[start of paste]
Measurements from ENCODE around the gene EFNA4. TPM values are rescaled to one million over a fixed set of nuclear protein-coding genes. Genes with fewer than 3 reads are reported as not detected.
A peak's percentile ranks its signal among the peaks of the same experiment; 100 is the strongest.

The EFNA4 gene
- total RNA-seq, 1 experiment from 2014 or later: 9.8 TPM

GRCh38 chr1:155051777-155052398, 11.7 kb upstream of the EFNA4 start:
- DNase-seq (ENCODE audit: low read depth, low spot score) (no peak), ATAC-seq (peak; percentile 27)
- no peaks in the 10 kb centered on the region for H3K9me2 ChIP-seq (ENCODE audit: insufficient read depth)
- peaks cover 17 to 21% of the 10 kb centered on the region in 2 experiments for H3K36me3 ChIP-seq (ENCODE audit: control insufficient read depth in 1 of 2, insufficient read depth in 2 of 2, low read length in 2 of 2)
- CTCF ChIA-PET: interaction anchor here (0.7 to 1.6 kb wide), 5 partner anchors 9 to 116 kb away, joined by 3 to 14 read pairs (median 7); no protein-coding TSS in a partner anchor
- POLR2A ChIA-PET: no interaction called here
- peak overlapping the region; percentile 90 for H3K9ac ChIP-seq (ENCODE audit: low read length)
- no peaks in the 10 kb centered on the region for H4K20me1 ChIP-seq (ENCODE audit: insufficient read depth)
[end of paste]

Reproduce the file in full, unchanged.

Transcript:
Measurements from ENCODE around the gene EFNA4. TPM values are rescaled to one million over a fixed set of nuclear protein-coding genes. Genes with fewer than 3 reads are reported as not detected.
A peak's percentile ranks its signal among the peaks of the same experiment; 100 is the strongest.

The EFNA4 gene
- total RNA-seq, 1 experiment from 2014 or later: 9.8 TPM

GRCh38 chr1:155051777-155052398, 11.7 kb upstream of the EFNA4 start:
- DNase-seq (ENCODE audit: low read depth, low spot score) (no peak), ATAC-seq (peak; percentile 27)
- no peaks in the 10 kb centered on the region for H3K9me2 ChIP-seq (ENCODE audit: insufficient read depth)
- peaks cover 17 to 21% of the 10 kb centered on the region in 2 experiments for H3K36me3 ChIP-seq (ENCODE audit: control insufficient read depth in 1 of 2, insufficient read depth in 2 of 2, low read length in 2 of 2)
- CTCF ChIA-PET: interaction anchor here (0.7 to 1.6 kb wide), 5 partner anchors 9 to 116 kb away, joined by 3 to 14 read pairs (median 7); no protein-coding TSS in a partner anchor
- POLR2A ChIA-PET: no interaction called here
- peak overlapping the region; percentile 90 for H3K9ac ChIP-seq (ENCODE audit: low read length)
- no peaks in the 10 kb centered on the region for H4K20me1 ChIP-seq (ENCODE audit: insufficient read depth)